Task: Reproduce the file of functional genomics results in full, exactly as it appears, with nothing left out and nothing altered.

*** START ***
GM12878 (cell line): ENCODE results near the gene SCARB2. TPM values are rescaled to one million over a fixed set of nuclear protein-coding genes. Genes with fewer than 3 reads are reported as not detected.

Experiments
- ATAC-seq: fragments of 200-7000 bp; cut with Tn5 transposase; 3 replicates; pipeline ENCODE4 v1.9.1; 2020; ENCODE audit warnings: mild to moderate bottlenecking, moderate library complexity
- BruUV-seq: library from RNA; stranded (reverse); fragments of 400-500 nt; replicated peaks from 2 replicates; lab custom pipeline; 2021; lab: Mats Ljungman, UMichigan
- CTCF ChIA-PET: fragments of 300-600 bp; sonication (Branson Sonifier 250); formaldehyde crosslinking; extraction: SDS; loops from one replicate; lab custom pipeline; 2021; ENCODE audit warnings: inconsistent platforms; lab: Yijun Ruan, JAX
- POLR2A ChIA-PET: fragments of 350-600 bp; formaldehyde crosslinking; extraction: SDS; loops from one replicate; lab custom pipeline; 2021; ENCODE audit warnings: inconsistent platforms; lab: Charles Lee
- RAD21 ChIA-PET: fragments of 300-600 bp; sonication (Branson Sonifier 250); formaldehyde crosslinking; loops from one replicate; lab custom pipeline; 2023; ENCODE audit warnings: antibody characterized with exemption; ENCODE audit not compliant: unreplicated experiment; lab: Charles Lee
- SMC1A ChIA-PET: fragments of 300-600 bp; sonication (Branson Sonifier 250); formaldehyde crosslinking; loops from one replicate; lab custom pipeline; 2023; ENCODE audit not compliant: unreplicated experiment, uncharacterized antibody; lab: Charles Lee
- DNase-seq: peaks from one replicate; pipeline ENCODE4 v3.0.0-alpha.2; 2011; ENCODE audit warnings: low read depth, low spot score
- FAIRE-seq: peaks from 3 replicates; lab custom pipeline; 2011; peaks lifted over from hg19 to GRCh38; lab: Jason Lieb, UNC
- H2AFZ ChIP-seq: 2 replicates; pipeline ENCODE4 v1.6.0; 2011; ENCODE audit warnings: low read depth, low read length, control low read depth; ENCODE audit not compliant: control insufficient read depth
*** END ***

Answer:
GM12878 (cell line): ENCODE results near the gene SCARB2. TPM values are rescaled to one million over a fixed set of nuclear protein-coding genes. Genes with fewer than 3 reads are reported as not detected.

Experiments
- ATAC-seq: fragments of 200-7000 bp; cut with Tn5 transposase; 3 replicates; pipeline ENCODE4 v1.9.1; 2020; ENCODE audit warnings: mild to moderate bottlenecking, moderate library complexity
- BruUV-seq: library from RNA; stranded (reverse); fragments of 400-500 nt; replicated peaks from 2 replicates; lab custom pipeline; 2021; lab: Mats Ljungman, UMichigan
- CTCF ChIA-PET: fragments of 300-600 bp; sonication (Branson Sonifier 250); formaldehyde crosslinking; extraction: SDS; loops from one replicate; lab custom pipeline; 2021; ENCODE audit warnings: inconsistent platforms; lab: Yijun Ruan, JAX
- POLR2A ChIA-PET: fragments of 350-600 bp; formaldehyde crosslinking; extraction: SDS; loops from one replicate; lab custom pipeline; 2021; ENCODE audit warnings: inconsistent platforms; lab: Charles Lee
- RAD21 ChIA-PET: fragments of 300-600 bp; sonication (Branson Sonifier 250); formaldehyde crosslinking; loops from one replicate; lab custom pipeline; 2023; ENCODE audit warnings: antibody characterized with exemption; ENCODE audit not compliant: unreplicated experiment; lab: Charles Lee
- SMC1A ChIA-PET: fragments of 300-600 bp; sonication (Branson Sonifier 250); formaldehyde crosslinking; loops from one replicate; lab custom pipeline; 2023; ENCODE audit not compliant: unreplicated experiment, uncharacterized antibody; lab: Charles Lee
- DNase-seq: peaks from one replicate; pipeline ENCODE4 v3.0.0-alpha.2; 2011; ENCODE audit warnings: low read depth, low spot score
- FAIRE-seq: peaks from 3 replicates; lab custom pipeline; 2011; peaks lifted over from hg19 to GRCh38; lab: Jason Lieb, UNC
- H2AFZ ChIP-seq: 2 replicates; pipeline ENCODE4 v1.6.0; 2011; ENCODE audit warnings: low read depth, low read length, control low read depth; ENCODE audit not compliant: control insufficient read depth